• September 04, 1987

    Ted Borek to Mr. Peck et al, 'Draft Note to Canadians on Pervez Documents'

    The Canadian government cooperated with the US Justice Department in the Pervez case by seizing documents at his and making them available to federal prosecutors. The State Department wanted permission to review the documents “on the premises of the U.S. law enforcement authorities.”

  • September 05, 1987

    State Department Telegram 278631 to US Embassy Ottawa, 'Access to Canadian Documents In Pervez Case'

    The Canadian government cooperated with the US Justice Department in the Pervez case by seizing documents at his and making them available to federal prosecutors. The State Department wanted permission to review the documents “on the premises of the U.S. law enforcement authorities.”

  • November, 1987

    United States v. Arshad Pervez, Criminal Number 87-00283, Exhibit List

    The exhibits included Pervez’s notebooks with such incriminating language as “atom” and “military.”

  • November, 1987

    United States v. Arshad Pervez, Criminal Number 87-00283, Exhibits 38-38 through 38-85

    The exhibits included Pervez’s notebooks with such incriminating language as “atom” and “military.”

  • November, 1987

    United States v. Arshad Pervez, Criminal Number 87-00283, Exhibits 38-86 through 52

    The exhibits included Pervez’s notebooks with such incriminating language as “atom” and “military.”

  • November, 1987

    United States v. Arshad Pervez, Criminal Number 87-00283, Exhibits 24 through 38-37

    The exhibits included Pervez’s notebooks with such incriminating language as “atom” and “military.” Moreover, “my expert is procurement manager for nuclear plant.” A letter from Ul-Haq to Pervez from early 1987 demonstrated that this was more than a business venture: “personal interests must not be allowed to overtake national interests.”

  • December 14, 1987

    Department of State, Memorandum from Jonathan Schwartz to Ms. Verville [et al.], 'Pervez Trial Status'

    After hearing tape-recorded conversations and seeing Pervez’s diary entries and the Pervez-Carpenter correspondence, on 17 December 1987, the jury found him guilty on 5 out of 8 counts, including conspiracy, attempted export of beryllium without the required license, and submitting false end-use statements about the maraging steel. Inam Ul-Haq was also found guilty of conspiracy and false statements.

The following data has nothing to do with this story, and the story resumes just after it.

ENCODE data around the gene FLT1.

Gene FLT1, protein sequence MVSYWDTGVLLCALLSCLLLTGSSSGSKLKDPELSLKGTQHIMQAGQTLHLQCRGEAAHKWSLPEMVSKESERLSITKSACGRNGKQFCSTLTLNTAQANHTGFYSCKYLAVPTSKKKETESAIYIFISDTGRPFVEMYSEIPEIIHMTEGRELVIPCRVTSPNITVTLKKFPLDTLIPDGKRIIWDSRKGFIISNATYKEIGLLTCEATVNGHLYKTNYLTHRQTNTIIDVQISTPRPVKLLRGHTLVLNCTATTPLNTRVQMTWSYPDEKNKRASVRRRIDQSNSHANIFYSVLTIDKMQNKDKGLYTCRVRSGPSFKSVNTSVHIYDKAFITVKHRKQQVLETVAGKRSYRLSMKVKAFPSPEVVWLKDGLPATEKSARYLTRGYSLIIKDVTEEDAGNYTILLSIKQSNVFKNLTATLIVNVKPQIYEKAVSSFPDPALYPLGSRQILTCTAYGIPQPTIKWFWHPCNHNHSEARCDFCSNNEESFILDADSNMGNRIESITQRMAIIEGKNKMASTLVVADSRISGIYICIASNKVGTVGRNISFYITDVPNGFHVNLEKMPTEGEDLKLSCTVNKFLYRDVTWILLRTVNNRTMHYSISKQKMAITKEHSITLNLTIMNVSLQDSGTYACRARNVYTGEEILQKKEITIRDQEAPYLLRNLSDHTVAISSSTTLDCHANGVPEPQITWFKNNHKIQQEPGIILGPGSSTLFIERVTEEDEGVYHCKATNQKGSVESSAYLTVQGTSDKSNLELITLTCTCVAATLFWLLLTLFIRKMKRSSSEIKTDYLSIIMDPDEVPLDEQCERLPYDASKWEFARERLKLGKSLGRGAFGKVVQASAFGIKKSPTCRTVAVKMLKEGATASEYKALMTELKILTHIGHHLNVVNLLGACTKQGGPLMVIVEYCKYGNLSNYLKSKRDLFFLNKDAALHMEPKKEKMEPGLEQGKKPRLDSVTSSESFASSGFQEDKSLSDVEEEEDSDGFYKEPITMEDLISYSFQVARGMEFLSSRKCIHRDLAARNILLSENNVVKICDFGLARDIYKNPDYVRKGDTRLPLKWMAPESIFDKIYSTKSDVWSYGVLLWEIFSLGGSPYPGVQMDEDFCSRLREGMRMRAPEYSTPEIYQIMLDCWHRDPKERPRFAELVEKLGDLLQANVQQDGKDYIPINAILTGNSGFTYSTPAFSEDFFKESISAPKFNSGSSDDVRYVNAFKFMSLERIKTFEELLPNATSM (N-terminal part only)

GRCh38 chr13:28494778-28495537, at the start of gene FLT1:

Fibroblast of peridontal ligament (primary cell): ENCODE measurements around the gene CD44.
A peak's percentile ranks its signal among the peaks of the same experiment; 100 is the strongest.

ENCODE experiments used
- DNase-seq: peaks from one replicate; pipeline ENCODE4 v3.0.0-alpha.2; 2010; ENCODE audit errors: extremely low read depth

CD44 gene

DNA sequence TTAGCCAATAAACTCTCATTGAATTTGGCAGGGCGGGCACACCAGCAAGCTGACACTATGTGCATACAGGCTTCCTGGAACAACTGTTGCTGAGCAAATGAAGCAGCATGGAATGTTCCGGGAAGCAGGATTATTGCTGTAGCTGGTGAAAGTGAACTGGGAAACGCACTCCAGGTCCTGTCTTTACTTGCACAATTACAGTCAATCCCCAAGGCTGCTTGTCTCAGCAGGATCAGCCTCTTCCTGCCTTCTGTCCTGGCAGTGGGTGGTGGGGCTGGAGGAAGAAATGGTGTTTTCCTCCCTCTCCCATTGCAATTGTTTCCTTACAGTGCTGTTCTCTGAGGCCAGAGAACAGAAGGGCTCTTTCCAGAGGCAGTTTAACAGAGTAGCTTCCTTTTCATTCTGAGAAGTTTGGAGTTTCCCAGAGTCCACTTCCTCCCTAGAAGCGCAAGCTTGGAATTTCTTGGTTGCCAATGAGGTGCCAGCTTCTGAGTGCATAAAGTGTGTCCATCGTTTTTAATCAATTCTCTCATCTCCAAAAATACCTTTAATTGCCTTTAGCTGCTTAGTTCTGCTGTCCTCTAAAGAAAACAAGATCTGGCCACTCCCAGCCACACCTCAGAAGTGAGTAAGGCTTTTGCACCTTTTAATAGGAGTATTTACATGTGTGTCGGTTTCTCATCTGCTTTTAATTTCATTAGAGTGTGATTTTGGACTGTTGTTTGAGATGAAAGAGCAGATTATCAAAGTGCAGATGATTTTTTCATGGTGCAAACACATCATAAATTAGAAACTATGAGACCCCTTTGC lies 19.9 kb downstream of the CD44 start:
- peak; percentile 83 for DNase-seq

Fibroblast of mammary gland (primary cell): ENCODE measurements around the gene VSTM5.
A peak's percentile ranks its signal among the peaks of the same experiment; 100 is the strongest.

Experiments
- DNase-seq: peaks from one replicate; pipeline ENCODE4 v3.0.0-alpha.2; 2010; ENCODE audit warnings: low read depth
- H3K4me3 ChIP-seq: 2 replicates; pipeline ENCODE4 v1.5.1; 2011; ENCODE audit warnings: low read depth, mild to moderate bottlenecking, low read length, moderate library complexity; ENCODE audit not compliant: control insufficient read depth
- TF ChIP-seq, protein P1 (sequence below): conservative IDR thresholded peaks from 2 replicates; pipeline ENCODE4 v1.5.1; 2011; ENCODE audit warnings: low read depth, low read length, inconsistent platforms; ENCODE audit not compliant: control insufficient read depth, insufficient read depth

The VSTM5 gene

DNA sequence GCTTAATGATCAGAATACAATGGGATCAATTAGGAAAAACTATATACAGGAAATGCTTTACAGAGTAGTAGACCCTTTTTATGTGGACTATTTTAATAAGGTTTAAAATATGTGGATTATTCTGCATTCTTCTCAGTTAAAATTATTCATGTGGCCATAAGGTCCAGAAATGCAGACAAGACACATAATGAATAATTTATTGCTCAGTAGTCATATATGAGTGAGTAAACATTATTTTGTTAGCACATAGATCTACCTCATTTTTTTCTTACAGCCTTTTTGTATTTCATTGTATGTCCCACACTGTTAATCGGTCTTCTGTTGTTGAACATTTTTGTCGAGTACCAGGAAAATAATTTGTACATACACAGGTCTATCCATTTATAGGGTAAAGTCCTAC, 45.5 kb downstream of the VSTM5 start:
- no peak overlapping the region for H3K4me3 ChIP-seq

• December 17, 1987

    Department of State Telegram to US Embassy Islamabad, 'Pervez Case Verdict'

    After hearing tape-recorded conversations and seeing Pervez’s diary entries and the Pervez-Carpenter correspondence, on 17 December 1987, the jury found him guilty on 5 out of 8 counts, including conspiracy, attempted export of beryllium without the required license, and submitting false end-use statements about the maraging steel. Inam Ul-Haq was also found guilty of conspiracy and false statements.

  • December 23, 1987

    Department of State, Memorandum from Jonathan Schwartz to Ms. Verville [et al.], 'Pervez Trial Status'

    After hearing tape-recorded conversations and seeing Pervez’s diary entries and the Pervez-Carpenter correspondence, on 17 December 1987, the jury found him guilty on 5 out of 8 counts, including conspiracy, attempted export of beryllium without the required license, and submitting false end-use statements about the maraging steel. Inam Ul-Haq was also found guilty of conspiracy and false statements.

  • December 29, 1987

    Department of State, Memorandum from INR Director Morton Abramowitz to Mr. Armacost, 'Pakistan—Pervez Case and Solarz Amendment'

    This INR memorandum tacitly assumed that the facts of the Pervez case fit a decision to invoke the Solarz amendment: despite some recent actions to “restrict nuclear procurement in the US,” the procurement network “could not exist without the umbrella of government approval, protection, and funding.”